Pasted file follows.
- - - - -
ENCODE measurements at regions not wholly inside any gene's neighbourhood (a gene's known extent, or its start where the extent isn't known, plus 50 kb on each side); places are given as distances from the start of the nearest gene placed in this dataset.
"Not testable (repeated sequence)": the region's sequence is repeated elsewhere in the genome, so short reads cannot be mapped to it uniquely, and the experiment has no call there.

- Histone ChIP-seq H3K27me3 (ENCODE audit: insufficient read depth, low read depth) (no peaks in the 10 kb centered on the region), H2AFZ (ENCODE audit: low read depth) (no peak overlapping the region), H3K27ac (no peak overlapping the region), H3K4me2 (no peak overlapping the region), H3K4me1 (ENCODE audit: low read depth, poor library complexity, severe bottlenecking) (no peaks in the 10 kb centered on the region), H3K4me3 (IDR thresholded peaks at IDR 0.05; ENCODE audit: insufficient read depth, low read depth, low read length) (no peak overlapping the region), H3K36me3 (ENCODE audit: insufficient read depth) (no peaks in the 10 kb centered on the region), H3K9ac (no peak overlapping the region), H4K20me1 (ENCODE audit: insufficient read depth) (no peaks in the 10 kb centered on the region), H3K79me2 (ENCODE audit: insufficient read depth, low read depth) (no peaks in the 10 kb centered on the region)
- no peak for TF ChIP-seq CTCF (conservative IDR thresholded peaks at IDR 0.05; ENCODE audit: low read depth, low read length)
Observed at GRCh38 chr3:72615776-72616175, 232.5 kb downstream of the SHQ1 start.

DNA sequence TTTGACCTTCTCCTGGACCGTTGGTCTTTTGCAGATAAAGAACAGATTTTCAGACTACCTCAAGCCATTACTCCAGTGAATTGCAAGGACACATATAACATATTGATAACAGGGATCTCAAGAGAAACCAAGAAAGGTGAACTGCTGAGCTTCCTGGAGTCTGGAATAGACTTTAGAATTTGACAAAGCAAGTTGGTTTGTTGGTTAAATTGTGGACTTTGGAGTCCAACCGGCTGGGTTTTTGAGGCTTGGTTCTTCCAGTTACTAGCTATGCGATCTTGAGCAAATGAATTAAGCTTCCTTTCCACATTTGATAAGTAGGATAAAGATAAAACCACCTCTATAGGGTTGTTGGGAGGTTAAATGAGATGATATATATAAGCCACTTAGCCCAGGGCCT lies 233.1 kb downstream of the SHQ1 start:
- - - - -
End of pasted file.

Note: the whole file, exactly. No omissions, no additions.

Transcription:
ENCODE measurements at regions not wholly inside any gene's neighbourhood (a gene's known extent, or its start where the extent isn't known, plus 50 kb on each side); places are given as distances from the start of the nearest gene placed in this dataset.
"Not testable (repeated sequence)": the region's sequence is repeated elsewhere in the genome, so short reads cannot be mapped to it uniquely, and the experiment has no call there.

- Histone ChIP-seq H3K27me3 (ENCODE audit: insufficient read depth, low read depth) (no peaks in the 10 kb centered on the region), H2AFZ (ENCODE audit: low read depth) (no peak overlapping the region), H3K27ac (no peak overlapping the region), H3K4me2 (no peak overlapping the region), H3K4me1 (ENCODE audit: low read depth, poor library complexity, severe bottlenecking) (no peaks in the 10 kb centered on the region), H3K4me3 (IDR thresholded peaks at IDR 0.05; ENCODE audit: insufficient read depth, low read depth, low read length) (no peak overlapping the region), H3K36me3 (ENCODE audit: insufficient read depth) (no peaks in the 10 kb centered on the region), H3K9ac (no peak overlapping the region), H4K20me1 (ENCODE audit: insufficient read depth) (no peaks in the 10 kb centered on the region), H3K79me2 (ENCODE audit: insufficient read depth, low read depth) (no peaks in the 10 kb centered on the region)
- no peak for TF ChIP-seq CTCF (conservative IDR thresholded peaks at IDR 0.05; ENCODE audit: low read depth, low read length)
Observed at GRCh38 chr3:72615776-72616175, 232.5 kb downstream of the SHQ1 start.

DNA sequence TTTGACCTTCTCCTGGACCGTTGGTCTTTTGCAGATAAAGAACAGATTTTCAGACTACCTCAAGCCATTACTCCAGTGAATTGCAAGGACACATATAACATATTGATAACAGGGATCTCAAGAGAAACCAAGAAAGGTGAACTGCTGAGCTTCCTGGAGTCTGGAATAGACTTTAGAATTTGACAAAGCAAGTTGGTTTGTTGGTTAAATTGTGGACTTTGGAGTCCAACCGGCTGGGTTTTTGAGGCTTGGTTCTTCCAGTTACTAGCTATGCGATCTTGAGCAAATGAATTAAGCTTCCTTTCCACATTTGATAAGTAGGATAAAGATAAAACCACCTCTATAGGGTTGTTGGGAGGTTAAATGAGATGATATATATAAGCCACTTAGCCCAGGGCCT lies 233.1 kb downstream of the SHQ1 start: